To quantify the observed phenotypes, the morphological changes induced by Rac1, Rac3, shRac1 and shRac3 were scored as flat, round or protrusion bearing, and depicted in a bar graph (Fig. 2B). Similar results were found when using other neuroblastoma cells such as N2A cells (data not shown).
To gain further insight into the function of Rac3 in cell differentiation, we analyzed whether differentiation induced by serum starvation influenced the expression of endogenous Rac3. As shown in Fig. 2D, Rac3 mRNA expression was completely lost in serum-starved, differentiated N1E-115 cells, whereas the Rac1 transcript was still present to the same extent as in proliferating cells. In addition, we analyzed Rac3 expression in cells differentiated in other fashions, e.g. by dibutyryl cyclic AMP treatment (Abe et al., 2003) or by DMSO treatment (Kranenburg et al., 1995; Leeuwen et al., 1997). RT-PCR showed similar results to those of differentiation induced by serum starvation, namely a loss of Rac3 transcript in differentiated cells (not shown). These data indicate that suppression of Rac3 mRNA levels is both required and sufficient for the differentiation and protrusion outgrowth in N1E-115 cells.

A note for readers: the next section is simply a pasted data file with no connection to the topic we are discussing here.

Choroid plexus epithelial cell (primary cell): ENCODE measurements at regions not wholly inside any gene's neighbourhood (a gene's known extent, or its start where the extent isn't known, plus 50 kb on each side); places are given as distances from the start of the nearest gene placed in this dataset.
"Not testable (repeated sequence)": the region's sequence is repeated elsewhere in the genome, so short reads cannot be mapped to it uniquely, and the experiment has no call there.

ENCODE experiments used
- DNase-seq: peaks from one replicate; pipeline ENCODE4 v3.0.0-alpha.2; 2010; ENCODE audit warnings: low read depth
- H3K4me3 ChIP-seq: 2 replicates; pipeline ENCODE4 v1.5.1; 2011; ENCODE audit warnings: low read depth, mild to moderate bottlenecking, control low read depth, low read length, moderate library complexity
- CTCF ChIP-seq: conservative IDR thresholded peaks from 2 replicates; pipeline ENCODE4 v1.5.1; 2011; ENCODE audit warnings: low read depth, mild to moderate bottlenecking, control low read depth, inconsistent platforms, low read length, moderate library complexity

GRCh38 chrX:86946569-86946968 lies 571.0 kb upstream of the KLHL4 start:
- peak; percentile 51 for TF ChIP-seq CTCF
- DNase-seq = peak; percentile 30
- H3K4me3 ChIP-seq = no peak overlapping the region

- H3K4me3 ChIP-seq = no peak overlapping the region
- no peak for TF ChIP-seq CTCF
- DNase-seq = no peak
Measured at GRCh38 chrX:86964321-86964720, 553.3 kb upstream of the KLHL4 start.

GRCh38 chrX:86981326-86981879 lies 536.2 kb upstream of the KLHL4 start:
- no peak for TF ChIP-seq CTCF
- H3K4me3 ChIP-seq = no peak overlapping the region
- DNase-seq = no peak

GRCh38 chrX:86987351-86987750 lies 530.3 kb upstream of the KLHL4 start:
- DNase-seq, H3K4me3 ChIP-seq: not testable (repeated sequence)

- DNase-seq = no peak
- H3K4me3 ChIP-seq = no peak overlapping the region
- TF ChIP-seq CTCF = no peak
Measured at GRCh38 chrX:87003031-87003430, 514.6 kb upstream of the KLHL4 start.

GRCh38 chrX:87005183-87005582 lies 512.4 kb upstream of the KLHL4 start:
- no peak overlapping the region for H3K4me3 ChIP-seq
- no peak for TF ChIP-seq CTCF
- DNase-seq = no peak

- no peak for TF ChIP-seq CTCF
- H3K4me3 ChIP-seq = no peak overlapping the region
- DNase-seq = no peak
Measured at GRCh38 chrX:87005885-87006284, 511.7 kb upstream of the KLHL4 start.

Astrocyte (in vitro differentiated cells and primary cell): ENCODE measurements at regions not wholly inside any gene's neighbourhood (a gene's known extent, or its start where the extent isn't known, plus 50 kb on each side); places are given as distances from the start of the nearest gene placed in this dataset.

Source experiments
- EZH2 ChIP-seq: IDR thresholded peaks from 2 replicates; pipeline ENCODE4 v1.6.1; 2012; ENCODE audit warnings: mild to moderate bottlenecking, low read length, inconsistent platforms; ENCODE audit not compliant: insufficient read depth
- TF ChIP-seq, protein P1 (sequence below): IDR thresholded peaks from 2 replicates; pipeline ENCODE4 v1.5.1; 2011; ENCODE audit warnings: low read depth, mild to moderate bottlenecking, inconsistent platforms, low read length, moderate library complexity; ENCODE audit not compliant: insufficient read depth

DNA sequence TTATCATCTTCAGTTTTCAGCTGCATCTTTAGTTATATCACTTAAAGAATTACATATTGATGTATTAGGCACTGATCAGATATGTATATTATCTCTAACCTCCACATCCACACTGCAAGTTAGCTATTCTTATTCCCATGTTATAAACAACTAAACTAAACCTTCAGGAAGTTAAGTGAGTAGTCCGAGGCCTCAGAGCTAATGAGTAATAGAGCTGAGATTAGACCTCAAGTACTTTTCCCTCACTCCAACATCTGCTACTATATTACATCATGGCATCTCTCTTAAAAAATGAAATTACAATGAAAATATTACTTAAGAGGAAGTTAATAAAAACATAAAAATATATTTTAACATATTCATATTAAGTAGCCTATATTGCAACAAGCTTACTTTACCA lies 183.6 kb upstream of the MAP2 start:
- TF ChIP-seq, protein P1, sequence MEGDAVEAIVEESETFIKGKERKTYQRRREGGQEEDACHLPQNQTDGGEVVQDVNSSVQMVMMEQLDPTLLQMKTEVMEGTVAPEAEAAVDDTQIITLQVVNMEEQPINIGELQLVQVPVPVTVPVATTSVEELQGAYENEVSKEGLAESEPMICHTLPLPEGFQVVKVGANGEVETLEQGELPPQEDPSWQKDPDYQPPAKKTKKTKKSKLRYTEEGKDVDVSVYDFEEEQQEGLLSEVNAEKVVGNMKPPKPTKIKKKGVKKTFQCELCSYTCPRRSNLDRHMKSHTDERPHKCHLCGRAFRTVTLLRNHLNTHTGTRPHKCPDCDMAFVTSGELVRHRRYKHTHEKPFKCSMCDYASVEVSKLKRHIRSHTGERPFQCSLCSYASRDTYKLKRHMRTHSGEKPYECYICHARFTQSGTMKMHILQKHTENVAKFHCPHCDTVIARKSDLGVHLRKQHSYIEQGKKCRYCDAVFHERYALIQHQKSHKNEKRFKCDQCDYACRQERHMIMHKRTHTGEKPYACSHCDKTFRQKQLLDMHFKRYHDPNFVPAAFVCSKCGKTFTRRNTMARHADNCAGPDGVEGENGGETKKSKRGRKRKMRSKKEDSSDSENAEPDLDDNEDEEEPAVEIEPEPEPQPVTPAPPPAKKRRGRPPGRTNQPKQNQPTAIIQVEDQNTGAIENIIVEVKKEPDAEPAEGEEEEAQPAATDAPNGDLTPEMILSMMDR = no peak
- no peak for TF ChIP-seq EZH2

Since shRac3-induced neurite-like outgrowths are similar in length and morphology to those of fully differentiated N1E-115 cells, we also examined whether shRac3-induced protrusions were positive for differentiation markers, which are enriched in the protrusions of differentiated N1E-115 cells. To this end, N1E-115 cells were transfected with shRac3 (and eGFP) and compared with N1E-115 cells that were differentiated by serum starvation (24 hours) and subsequent NGF treatment (4 hours). As shown in Fig. 2E, analysis of cells for the expression of the differentiation markers neurofilament 160 (NF160), neurofilament 200 (NF200), (tyrosin) tubulin and microtubule-associated protein 2 (Harada et al., 2002; Pan et al., 2005; De Laurenzi et al., 2000) revealed that shRac3-expressing N1E-115 cells show equal enrichment of differentiation markers in neurite-like extensions as NGF-induced differentiated cells (Fig. 2E, and data not shown).
We conclude that Rac1 and Rac3 affect neuroblastoma morphology and differentiation in an opposite fashion. Downregulation of Rac1 and overexpression of Rac3 induce cell rounding, whereas downregulation of Rac3 and overexpression of Rac1 induce cell spreading and outgrowth of neurite-like protrusions.
The hypervariable polybasic region is responsible for the functional difference between Rac1 and Rac3